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5 thoughts on “Ethical issues in Underwater Photography

    • Hi Ron,
      good question. While there are a LOT of opinions out there on this (just check out any UW photography forum), there is very little actual research. The only paper published on the effect of strobes on critters found that they get more stressed by divers handling them than by the use of strobes only. Bear in mind that this study was done on large seahorses (Hippocampus whitei) in Australia. The authors concluded that for this particular species, the use of strobes does not seem to cause a direct negative effect. You can find the study here.

      I am currently working on two projects to answer this question for different species in the tropics, and will hopefully be able to share the results by the end of this year. Keep an eye out on the blog, I’ll post results here as they get published.

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  1. Hi Maarten,

    Great read, and i am happy to see that you are still very active in Indonesia, which I will have to give a miss this year due to other commitments, however I did manage a quiet week at Anilao in between two major US companies taking people for photo workshops, found a few new nudis too (to me that is).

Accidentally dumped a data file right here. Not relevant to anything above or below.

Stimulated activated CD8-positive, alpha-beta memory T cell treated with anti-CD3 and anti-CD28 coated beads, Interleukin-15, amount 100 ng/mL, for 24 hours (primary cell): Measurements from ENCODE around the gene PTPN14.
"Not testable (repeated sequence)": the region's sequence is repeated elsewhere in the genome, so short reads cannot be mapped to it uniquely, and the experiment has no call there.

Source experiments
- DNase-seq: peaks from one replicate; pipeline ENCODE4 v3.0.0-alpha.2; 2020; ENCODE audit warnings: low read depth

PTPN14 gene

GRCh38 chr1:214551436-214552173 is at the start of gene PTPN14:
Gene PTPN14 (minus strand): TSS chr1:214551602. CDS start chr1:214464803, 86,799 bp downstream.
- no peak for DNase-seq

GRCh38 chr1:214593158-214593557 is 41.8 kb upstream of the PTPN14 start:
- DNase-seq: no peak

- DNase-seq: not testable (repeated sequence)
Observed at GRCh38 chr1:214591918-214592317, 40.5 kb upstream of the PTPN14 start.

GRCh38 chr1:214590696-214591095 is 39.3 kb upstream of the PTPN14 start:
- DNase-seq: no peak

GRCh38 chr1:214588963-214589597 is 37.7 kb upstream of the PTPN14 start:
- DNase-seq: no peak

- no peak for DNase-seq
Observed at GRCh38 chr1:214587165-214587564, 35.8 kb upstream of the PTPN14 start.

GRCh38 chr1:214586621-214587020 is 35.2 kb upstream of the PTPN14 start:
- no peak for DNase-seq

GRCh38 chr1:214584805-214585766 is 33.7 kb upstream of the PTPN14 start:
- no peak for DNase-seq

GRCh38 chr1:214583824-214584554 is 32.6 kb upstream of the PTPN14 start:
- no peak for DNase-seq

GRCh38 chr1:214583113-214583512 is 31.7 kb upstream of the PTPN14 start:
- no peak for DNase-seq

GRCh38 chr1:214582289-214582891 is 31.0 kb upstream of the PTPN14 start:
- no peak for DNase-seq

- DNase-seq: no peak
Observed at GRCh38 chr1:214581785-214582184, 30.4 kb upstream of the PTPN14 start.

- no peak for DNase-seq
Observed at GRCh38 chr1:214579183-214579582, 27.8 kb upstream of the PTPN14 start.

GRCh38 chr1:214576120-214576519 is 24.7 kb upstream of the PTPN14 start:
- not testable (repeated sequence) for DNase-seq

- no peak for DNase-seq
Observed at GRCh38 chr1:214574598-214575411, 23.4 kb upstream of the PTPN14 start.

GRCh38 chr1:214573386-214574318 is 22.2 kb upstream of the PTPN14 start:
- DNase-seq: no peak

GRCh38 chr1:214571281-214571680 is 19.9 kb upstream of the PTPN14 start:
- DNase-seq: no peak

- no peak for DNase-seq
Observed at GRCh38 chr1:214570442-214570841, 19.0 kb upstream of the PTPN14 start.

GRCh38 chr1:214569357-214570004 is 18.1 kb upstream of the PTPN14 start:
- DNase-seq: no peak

As an UW photographer, I am very aware of some of the practices of others, in particular buoyancy control, or the lack of it! Guides these days also seem to react to $, they know when a certain group of people from a specific country arrive that they will get great tips for finding critters and I am sorry to say this but there is a strong symbiotic relationship between Filipino guides and overweight Americans with large camera housings ….. and don’t get me started about S. Koreans.

    My daughter (whom you know) is about to go off to work with Opwal in Bau Bau soon, and I was a bit shocked when I browsed through their website to find photos like a staff member holding a porcupine puffer fish out of the water as well as divers standing on the substrate. Really, what type of message does that send!

    Hope to catch up with you in Oz at some point, maybe when I am over in Townsville next November.

    Cheers

    Gordon

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  2. Pingback: Halfway there. (Already???) | Critter Research